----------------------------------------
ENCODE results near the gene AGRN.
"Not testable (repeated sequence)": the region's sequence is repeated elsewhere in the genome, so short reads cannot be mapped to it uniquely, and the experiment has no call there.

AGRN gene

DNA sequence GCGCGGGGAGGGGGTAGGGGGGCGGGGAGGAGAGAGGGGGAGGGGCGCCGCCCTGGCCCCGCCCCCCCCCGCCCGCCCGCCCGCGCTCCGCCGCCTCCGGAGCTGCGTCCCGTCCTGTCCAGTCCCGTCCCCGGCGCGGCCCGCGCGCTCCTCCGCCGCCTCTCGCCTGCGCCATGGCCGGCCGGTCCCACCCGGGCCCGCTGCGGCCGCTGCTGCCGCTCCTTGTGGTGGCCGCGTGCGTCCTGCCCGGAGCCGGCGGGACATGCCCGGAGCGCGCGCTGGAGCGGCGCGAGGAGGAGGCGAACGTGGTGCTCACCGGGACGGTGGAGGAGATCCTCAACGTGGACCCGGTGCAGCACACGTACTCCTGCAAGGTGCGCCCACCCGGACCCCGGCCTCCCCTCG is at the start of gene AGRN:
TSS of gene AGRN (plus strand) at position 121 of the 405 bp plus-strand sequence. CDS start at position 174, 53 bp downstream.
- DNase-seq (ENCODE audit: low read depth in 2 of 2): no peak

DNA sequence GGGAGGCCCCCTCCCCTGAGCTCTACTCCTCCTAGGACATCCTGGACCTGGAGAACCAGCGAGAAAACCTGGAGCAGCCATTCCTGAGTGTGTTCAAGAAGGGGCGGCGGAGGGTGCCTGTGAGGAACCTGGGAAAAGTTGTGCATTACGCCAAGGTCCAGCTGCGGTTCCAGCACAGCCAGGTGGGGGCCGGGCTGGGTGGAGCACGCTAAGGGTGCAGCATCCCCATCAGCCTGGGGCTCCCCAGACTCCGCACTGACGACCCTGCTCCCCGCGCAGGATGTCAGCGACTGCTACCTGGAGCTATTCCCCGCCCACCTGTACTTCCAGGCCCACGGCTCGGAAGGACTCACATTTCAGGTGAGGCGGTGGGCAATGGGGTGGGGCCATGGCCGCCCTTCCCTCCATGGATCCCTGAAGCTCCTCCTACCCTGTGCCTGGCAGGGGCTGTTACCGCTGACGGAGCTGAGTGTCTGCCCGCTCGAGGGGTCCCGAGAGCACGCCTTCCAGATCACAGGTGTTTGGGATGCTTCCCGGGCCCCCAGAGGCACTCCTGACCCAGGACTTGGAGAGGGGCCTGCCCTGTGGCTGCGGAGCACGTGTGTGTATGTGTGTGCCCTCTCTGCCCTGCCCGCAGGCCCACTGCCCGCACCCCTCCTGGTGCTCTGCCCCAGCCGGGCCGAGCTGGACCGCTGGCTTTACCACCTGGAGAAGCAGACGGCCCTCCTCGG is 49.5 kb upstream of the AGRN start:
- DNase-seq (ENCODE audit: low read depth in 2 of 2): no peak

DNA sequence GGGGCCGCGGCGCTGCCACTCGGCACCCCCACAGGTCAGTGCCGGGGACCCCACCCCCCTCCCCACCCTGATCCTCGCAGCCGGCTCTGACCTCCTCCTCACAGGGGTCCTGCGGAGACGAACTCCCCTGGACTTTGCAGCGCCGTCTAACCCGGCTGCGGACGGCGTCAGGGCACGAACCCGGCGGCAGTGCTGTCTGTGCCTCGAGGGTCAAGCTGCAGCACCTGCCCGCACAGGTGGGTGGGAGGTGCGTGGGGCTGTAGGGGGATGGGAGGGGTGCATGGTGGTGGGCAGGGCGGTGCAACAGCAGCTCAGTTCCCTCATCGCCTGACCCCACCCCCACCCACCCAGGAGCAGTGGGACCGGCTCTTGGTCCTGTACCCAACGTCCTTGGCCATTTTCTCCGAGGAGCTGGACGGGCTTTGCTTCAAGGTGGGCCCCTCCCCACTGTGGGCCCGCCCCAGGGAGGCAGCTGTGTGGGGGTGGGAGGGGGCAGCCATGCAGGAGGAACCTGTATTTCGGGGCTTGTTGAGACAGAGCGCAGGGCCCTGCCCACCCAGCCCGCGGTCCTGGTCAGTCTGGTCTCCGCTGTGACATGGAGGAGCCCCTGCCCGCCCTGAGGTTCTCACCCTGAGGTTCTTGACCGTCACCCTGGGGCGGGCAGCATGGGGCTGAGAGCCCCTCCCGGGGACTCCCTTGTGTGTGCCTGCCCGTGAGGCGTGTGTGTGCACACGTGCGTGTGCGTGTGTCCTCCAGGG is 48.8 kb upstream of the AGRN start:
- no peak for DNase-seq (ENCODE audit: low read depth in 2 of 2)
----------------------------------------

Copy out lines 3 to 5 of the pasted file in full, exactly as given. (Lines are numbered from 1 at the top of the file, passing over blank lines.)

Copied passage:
AGRN gene

DNA sequence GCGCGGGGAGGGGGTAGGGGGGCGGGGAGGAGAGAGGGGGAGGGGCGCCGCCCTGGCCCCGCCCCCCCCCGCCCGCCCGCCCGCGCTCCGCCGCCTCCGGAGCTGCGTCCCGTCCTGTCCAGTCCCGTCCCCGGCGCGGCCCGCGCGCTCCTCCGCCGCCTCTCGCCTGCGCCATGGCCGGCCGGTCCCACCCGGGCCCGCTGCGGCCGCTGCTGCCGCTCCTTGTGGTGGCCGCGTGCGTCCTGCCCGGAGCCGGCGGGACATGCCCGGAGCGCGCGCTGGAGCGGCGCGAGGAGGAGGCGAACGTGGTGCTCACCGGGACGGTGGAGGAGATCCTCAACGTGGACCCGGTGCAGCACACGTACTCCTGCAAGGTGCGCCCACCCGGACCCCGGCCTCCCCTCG is at the start of gene AGRN:
TSS of gene AGRN (plus strand) at position 121 of the 405 bp plus-strand sequence. CDS start at position 174, 53 bp downstream.